Penberth Cove 9 April (following beach clean at Porth Curno)
Polzeath 2 April, 10-12 noon
Holywell 6 April, 1-3pm
Crantock 6 April, 10-12
Northcott 10 April, 10-12
Poldhu Beach 2 April, 10am
Porthcurnick 4 April, 10am
Strangles 5 April, 10 – 12
Brownsea Island 16th March
Seatown 17 April 11 -1
Burton Bradstock 17 April 11 -1
Cogden 17 April 11 -1
West Bexington 17 April 11 -1
Ringstead 17 April 11 -1
Studland Heath (Poole Harbour side) 13 April, time
Porlock Beach Clean up 15 May, 10am
Brean Down 13 April, 9.30 – 3pm

Are daycations the new holiday?

The sun is shining (well it was) and we all need to grab the opportunity of getting away from it all once in a while.  But time and financial constraints mean we can’t always take that two week holiday our parents would have saved all year for.

So in comes a ‘Daycation’, which literally means a day trip where one visits a tourist destination or visitor attraction from his/her home and returns home on the same day.  So you get to return to your cosy bed at the end of the day at least!

Some research we’ve done has revealed that the number of people in the South West taking a two-week holiday has decreased by 22 per cent over the past five years with 54 per cent not planning to take a fortnight’s holiday this year, showing a new trend for us Brits taking multiple single day holidays throughout the year, rather than the traditional two-week break our parents worked towards.

30 per cent of the people we polled in the South West said they are planning to take at least ten single days holiday – or ‘daycations’ – this year and a further 36 per cent will take between five and ten.  53 per cent of those in the South West cite the cost of a fortnight’s holiday as the main reason for not taking two weeks off work, whereas 6 per cent of hard-working employees blame the inability to switch off from the job.

For us time-poor Brits in the South West the growing daycation trend means they can split their time into smaller and more frequent holidays or days off and 49 per cent of those polled cite this as the reason for favouring day trips.  A further 69 per cent said the daycation was a cheaper alternative to the traditional holiday and 58 per cent believe they are a lot more hassle free.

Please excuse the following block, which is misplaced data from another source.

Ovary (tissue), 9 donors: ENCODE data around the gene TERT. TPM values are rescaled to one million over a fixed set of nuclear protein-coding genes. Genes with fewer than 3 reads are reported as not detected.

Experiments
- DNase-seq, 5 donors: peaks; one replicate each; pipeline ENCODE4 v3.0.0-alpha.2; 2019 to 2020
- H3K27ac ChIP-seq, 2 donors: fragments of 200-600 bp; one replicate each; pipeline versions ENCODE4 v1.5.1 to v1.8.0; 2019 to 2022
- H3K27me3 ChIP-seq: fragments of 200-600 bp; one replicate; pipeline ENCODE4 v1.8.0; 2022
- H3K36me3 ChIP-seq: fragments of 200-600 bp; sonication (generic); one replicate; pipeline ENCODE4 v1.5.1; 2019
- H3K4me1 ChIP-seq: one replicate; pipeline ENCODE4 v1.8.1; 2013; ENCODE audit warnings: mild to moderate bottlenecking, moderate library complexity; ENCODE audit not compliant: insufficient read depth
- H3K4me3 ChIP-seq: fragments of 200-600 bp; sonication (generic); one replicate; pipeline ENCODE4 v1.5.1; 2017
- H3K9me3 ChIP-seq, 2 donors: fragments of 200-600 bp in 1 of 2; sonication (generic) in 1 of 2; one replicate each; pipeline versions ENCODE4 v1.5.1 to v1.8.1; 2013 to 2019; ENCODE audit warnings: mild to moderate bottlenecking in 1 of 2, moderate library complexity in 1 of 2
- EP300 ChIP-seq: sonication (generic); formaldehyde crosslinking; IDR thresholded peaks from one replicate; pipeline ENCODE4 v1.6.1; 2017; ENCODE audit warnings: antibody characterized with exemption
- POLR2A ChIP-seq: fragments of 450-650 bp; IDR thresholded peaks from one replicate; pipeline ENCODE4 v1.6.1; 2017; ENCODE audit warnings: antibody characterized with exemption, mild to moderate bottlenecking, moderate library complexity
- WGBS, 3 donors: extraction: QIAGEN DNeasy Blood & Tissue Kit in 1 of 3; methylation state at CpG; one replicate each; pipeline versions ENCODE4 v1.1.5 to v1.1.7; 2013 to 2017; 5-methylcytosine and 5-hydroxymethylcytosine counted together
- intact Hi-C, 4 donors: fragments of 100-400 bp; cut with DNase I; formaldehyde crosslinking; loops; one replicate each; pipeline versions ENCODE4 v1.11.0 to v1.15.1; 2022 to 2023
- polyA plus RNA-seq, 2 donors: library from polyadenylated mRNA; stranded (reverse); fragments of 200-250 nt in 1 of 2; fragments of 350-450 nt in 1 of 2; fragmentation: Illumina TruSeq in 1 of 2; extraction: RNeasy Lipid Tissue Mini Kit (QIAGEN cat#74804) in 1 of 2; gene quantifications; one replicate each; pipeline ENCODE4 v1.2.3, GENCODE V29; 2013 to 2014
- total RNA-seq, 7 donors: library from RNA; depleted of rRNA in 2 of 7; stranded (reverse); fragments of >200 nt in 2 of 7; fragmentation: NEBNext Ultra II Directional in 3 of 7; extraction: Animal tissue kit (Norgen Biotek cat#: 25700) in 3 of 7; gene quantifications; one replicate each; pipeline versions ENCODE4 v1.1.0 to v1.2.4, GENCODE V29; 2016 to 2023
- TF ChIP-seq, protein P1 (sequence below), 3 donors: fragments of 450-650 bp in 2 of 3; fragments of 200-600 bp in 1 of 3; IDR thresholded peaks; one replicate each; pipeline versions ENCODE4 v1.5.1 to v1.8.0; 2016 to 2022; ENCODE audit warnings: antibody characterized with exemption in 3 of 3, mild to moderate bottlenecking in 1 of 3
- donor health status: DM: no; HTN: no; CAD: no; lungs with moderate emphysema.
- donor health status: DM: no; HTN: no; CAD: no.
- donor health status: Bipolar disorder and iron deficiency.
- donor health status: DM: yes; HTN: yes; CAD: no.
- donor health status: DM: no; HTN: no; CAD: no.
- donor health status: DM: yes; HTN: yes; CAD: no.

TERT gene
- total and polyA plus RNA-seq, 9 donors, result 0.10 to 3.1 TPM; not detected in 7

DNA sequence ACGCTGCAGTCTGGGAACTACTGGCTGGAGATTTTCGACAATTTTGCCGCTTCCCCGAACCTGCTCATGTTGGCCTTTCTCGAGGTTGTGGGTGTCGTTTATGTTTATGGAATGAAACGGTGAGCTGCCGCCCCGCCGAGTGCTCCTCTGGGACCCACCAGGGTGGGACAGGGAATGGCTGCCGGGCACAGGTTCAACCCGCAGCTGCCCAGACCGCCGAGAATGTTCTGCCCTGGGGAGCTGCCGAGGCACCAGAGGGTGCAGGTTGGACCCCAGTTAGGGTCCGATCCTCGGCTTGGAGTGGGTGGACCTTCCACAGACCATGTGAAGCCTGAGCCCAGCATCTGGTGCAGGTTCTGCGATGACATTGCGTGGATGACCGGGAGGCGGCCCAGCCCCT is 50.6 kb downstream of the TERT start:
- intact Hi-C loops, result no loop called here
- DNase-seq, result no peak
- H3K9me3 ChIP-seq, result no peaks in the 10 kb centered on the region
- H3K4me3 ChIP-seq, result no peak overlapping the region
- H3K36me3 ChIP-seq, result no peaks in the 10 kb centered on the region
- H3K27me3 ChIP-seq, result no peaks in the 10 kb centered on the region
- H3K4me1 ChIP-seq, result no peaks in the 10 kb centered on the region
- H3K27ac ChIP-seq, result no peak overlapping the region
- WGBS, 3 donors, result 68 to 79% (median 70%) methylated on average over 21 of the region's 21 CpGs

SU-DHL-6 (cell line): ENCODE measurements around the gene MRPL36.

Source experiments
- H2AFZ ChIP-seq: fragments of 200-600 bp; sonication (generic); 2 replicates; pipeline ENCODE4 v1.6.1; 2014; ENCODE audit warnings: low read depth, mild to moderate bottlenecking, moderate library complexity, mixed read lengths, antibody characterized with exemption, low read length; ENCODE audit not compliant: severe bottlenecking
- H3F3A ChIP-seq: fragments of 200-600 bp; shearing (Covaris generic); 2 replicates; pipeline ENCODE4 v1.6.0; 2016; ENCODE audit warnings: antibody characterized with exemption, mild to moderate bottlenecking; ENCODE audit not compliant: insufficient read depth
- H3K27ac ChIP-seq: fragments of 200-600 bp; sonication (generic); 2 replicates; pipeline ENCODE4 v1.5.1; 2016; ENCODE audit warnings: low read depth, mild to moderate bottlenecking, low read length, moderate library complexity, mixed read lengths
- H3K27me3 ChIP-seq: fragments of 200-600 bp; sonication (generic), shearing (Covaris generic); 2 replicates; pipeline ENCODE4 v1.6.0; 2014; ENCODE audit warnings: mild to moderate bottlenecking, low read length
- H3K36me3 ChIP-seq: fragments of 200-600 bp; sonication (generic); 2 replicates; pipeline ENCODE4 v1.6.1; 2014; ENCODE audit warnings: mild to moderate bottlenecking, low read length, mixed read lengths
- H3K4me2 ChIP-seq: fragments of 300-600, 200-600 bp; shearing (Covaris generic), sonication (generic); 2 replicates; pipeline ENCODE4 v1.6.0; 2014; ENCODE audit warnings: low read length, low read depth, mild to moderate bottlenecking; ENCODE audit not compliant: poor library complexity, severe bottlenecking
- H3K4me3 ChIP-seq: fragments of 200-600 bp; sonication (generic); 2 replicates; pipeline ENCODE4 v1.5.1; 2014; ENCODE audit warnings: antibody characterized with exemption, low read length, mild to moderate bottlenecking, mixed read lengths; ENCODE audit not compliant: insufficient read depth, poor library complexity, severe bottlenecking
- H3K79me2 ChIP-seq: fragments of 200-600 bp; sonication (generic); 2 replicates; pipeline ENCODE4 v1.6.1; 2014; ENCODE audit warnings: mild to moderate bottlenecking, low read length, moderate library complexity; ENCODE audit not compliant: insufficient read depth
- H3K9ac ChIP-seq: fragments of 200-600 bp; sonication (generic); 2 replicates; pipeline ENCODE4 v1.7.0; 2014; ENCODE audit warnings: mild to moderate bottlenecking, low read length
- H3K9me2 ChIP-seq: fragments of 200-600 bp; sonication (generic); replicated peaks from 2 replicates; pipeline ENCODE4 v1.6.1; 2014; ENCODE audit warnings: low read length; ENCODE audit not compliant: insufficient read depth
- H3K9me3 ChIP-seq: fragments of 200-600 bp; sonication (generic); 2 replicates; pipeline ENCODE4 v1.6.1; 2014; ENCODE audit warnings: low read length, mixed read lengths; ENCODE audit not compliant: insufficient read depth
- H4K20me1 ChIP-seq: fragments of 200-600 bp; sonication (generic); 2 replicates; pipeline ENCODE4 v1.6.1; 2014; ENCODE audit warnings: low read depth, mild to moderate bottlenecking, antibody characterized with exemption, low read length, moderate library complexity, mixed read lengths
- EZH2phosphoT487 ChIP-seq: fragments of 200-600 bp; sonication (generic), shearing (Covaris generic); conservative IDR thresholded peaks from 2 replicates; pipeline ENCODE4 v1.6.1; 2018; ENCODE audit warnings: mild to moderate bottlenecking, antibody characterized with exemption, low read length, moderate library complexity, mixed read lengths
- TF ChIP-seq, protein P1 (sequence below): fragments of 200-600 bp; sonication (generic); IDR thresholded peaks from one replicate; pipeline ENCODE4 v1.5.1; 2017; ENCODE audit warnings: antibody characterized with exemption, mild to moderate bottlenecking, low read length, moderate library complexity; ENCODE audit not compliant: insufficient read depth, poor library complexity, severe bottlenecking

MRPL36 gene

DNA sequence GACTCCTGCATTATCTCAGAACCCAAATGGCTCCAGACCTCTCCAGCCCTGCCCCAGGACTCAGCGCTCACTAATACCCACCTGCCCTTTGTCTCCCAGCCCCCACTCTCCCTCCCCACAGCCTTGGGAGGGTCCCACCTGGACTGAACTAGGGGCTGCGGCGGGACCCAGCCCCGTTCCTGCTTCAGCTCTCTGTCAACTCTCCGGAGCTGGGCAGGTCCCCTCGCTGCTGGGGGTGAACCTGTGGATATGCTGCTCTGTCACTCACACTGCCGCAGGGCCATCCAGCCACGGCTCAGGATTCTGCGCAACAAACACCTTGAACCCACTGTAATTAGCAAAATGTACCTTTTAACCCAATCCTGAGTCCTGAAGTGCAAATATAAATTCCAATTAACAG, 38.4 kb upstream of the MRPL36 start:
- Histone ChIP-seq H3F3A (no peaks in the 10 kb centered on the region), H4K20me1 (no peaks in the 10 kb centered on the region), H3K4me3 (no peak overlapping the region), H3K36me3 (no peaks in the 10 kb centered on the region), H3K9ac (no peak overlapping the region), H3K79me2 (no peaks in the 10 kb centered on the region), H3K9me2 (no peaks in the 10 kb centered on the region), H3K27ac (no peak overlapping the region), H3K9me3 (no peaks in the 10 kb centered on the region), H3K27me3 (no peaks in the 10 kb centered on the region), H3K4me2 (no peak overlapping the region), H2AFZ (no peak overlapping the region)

Our research reveals an interesting trend for Brits taking multiple single days off work, making the most of their spare time – and enjoying these daycations, as we’ve coined them.  Our visitor numbers for 2009-2010 also reflect this with over 17.2 million paid-for entries and over 50 million visits to enjoy National Trust places, from houses and gardens to the stunning coastline and countryside we care for.

The research revealed that daycations were not only convenient but time well spent with 84 per cent saying they were relaxing, 52 per cent agreeing that these days were calming and 45 per cent appreciating them as escapism.

With 32 million of us intending to take a day trip this year to help unwind we’re perfectly placed to help the nation enjoy their days off.  With over 300 National Trust places of beauty and interest to visit across Britain we have a huge choice of mental refreshment pit-stops and as you are never more than 40 minutes away from one of our beautiful places there is no excuse not to enjoy a daycation.

Top daycation destinations in the UK:

1. London and South East England (54 per cent) e.g. Petworth House and Park, West Sussex

2. South West England (41 per cent) e.g. Stourhead in Wiltshire or Killerton, Devon

3. Yorkshire and North East England (40 per cent) e.g. Fountains Abbey, Ripon

4. Wales (37 per cent) e.g. Powis Castle, Powys

5. Scotland (32 per cent) e.g. City of Edinburgh

6. East of England (27 per cent) e.g. Wimpole Estate, Cambridgeshire

7. North West England (25 per cent) e.g. Sizergh Castle and Garden, Cumbria

8. Midlands (24 per cent) e.g. Hanbury Hall, Worcestershire

9. Northern Ireland (13 per cent) e.g. Castle Ward, County Down

10. Other (six per cent)